Kangaroo rat bone compared to white rat bone after short-term disuse and exercise

Comparative Biochemistry and Physiology, Part A: Physiology
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Abstract

Kangaroo rats (Dipodomys ordii) were used to study the effects of confinement on mechanical properties of bone with a long range objective of proposing an alternative to the white rat model for the study of disuse osteoporosis. Kangaroo rats exhibit bipedal locomotion, which subjects their limbs to substantial accelerative forces in addition to the normal stress of weight bearing. We subjected groups of kangaroo rats and white rats (Rattus norvegicus) to one of two confinement treatments or to an exercise regime; animals were exercised at a rate calculated to replicate their (respective) daily exercise patterns. White laboratory rats were used as the comparison because they are currently the accepted model used in the study of disuse osteoporosis. After 6 weeks of treatment, rats were killed and the long bones of their hind limbs were tested mechanically and examined for histomorphometric changes. We found that kangaroo rats held in confinement had less ash content in their hind limbs than exercised kangaroo rats. In general, treated kangaroo rats showed morphometric and mechanical bone deterioration compared to controls and exercised kangaroo rats appeared to have slightly “stronger” bones than confined animals. White rats exhibited no significant differences between treatments. These preliminary results suggest that kangaroo rats may be an effective model in the study of disuse osteoporosis.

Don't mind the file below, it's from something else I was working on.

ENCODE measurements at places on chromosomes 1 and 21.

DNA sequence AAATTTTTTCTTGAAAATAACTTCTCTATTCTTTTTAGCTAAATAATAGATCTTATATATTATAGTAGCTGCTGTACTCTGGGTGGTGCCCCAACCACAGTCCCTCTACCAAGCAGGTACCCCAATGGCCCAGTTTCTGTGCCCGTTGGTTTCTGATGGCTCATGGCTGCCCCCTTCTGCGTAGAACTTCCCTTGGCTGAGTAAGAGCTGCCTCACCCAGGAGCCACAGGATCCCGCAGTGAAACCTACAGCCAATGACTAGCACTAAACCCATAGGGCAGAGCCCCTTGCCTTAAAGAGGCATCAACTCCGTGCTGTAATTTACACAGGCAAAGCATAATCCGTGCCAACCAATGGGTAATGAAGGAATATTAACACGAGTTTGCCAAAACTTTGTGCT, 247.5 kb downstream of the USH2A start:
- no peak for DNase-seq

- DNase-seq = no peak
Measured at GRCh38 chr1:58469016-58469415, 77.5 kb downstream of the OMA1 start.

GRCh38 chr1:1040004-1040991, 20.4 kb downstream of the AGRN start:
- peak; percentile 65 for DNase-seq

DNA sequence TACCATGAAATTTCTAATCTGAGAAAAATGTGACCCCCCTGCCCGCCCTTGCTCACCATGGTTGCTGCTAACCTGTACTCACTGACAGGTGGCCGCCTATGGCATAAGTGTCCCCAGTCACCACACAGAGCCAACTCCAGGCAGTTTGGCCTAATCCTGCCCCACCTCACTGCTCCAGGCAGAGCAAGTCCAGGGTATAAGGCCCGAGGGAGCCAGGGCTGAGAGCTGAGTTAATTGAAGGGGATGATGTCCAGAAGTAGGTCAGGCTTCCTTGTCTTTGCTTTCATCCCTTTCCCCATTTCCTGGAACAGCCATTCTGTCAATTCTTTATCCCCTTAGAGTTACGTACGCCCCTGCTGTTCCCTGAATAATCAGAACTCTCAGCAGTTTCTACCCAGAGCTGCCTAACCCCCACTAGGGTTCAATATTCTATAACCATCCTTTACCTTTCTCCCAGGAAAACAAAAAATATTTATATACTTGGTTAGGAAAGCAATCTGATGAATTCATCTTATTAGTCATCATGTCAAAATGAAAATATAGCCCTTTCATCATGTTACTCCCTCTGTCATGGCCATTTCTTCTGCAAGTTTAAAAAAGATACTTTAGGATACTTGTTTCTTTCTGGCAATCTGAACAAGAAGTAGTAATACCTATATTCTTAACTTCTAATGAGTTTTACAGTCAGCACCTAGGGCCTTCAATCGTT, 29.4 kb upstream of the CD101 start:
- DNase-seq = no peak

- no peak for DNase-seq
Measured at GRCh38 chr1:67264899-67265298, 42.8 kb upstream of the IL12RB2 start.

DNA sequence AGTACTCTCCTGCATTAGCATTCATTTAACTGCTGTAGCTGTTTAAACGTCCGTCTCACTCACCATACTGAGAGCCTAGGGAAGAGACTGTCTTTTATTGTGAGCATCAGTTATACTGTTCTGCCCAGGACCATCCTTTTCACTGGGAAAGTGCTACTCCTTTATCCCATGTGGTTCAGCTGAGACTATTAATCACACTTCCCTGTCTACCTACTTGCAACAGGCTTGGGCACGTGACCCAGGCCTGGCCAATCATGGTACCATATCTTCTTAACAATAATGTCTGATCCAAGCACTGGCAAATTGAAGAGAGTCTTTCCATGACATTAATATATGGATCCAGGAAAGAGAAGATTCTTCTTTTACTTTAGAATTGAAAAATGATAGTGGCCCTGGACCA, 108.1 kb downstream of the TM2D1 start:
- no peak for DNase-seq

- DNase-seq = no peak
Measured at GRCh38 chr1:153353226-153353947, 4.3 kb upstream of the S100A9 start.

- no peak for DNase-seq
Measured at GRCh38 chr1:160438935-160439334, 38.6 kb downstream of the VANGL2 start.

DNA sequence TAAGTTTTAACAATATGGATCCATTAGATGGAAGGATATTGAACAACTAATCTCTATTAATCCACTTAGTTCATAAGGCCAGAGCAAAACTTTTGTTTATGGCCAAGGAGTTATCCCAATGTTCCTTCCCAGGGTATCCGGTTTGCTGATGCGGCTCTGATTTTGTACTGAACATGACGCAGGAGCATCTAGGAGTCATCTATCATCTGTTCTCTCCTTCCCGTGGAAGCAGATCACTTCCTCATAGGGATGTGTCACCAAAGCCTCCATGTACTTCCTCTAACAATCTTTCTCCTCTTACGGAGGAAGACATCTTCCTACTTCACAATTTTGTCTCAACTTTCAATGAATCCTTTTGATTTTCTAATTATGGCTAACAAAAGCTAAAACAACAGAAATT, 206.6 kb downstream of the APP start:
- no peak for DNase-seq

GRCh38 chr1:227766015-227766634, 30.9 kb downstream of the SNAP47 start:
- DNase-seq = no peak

Additional publication details

Publication type Article
Publication Subtype Journal Article
Title Kangaroo rat bone compared to white rat bone after short-term disuse and exercise
Series title Comparative Biochemistry and Physiology, Part A: Physiology
DOI 10.1016/0300-9629(96)00025-4
Volume 114
Issue 4
Year Published 1996
Language English
Publisher Elsevier
Contributing office(s) Fort Collins Science Center
Description 7 p.
First page 355
Last page 361
Online Only (Y/N) N
Additional Online Files (Y/N) N